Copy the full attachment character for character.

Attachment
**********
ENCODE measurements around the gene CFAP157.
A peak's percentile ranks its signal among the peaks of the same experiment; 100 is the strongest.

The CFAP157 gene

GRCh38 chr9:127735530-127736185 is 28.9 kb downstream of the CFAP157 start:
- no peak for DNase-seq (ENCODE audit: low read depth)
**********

ENCODE measurements around the gene CFAP157.
A peak's percentile ranks its signal among the peaks of the same experiment; 100 is the strongest.

The CFAP157 gene

GRCh38 chr9:127735530-127736185 is 28.9 kb downstream of the CFAP157 start:
- no peak for DNase-seq (ENCODE audit: low read depth)